Bad Job Design Is The Cause of Many Bad Sales Compensation Plans

We have previously blogged about some of the ways in which a bad sales compensation plan can result in legal liability.  However, as Ann Bares points out in her Compensation Force blog, many bad sales plans are caused by vague or ill-defined job responsibilities

Sales jobs that require constant shifting from prospecting to account management to order administration/tracking to installation/set-up and then back to prospecting may not be the best use of your available sales talent. Particularly if you've staffed the jobs with hunters. And, for a profession where variable pay can be a significant piece of the overall compensation package, jobs like this can present real challenges for sales incentive design.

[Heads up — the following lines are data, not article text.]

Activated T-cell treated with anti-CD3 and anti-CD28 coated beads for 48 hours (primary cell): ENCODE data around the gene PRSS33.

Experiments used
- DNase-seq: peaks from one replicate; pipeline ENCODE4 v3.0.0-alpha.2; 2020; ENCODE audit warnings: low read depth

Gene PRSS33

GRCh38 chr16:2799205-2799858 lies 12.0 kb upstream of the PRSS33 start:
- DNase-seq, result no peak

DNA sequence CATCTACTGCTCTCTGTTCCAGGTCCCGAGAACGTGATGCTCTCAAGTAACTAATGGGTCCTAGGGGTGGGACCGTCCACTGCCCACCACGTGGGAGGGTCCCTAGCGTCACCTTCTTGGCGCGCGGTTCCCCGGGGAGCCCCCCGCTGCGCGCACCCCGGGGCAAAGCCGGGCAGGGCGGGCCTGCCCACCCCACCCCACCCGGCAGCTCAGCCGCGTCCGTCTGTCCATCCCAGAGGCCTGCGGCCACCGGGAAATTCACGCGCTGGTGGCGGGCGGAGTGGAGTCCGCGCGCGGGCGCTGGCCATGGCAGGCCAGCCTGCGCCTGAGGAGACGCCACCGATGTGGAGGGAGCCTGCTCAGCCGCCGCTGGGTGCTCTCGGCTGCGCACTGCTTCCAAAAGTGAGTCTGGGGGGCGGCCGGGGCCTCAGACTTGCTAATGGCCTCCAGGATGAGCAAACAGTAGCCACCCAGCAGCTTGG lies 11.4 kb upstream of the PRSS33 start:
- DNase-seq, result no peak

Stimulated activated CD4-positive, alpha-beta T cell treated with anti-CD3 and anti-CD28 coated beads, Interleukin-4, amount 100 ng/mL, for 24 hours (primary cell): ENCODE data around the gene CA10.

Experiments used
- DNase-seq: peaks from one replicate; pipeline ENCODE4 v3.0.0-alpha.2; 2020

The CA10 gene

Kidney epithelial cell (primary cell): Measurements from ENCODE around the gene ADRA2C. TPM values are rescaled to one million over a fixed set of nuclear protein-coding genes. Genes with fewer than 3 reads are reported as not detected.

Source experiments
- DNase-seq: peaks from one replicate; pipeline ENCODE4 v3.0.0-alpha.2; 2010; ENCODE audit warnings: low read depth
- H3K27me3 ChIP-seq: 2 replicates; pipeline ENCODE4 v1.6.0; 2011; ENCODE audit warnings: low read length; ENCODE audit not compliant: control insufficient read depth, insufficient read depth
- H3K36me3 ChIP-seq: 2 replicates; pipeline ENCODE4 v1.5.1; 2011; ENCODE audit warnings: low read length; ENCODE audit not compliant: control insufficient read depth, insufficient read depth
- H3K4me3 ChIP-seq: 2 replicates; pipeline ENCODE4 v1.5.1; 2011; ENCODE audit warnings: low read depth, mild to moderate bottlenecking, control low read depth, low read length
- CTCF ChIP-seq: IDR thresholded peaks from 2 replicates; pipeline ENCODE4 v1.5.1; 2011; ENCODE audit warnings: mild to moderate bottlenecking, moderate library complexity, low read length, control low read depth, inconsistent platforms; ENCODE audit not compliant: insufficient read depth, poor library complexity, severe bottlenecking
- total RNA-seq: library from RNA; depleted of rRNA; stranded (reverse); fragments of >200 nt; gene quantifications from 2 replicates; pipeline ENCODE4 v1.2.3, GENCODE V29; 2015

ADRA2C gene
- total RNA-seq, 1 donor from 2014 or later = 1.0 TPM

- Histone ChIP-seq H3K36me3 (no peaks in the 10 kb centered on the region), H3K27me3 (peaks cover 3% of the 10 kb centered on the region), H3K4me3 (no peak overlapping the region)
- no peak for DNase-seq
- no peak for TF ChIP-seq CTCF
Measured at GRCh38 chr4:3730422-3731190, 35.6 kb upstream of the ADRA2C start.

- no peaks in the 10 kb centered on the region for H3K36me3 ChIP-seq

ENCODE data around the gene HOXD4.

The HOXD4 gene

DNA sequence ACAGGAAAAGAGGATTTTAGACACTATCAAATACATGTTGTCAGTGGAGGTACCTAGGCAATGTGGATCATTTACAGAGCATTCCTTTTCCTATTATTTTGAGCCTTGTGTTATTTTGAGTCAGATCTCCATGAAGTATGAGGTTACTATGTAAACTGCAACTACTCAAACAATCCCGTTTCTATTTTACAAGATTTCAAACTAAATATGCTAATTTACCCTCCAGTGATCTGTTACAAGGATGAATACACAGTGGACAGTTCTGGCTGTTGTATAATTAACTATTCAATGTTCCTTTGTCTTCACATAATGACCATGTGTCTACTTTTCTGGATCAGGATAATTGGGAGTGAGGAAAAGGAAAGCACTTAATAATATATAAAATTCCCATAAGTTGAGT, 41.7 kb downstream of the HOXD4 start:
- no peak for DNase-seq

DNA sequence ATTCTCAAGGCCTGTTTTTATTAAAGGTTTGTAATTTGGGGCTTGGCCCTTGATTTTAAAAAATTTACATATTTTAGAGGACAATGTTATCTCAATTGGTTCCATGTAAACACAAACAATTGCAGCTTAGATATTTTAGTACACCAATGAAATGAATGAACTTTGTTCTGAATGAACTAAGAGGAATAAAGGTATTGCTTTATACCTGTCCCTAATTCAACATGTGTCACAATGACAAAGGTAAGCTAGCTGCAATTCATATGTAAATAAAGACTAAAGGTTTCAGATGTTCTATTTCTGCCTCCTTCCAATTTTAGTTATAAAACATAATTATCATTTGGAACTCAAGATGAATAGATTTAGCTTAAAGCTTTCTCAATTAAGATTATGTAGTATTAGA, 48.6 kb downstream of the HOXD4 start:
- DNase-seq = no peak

Ann's analysis strikes me as generally correct.  Thus, at the risk of overstepping our area of legal expertise and venturing into management advice -- if an employer finds itself with a compensation structure that is convoluted, difficult to administer, and perceived as unfair, it should honestly consider whether the source of the problem lays with its management rather than its sales force.

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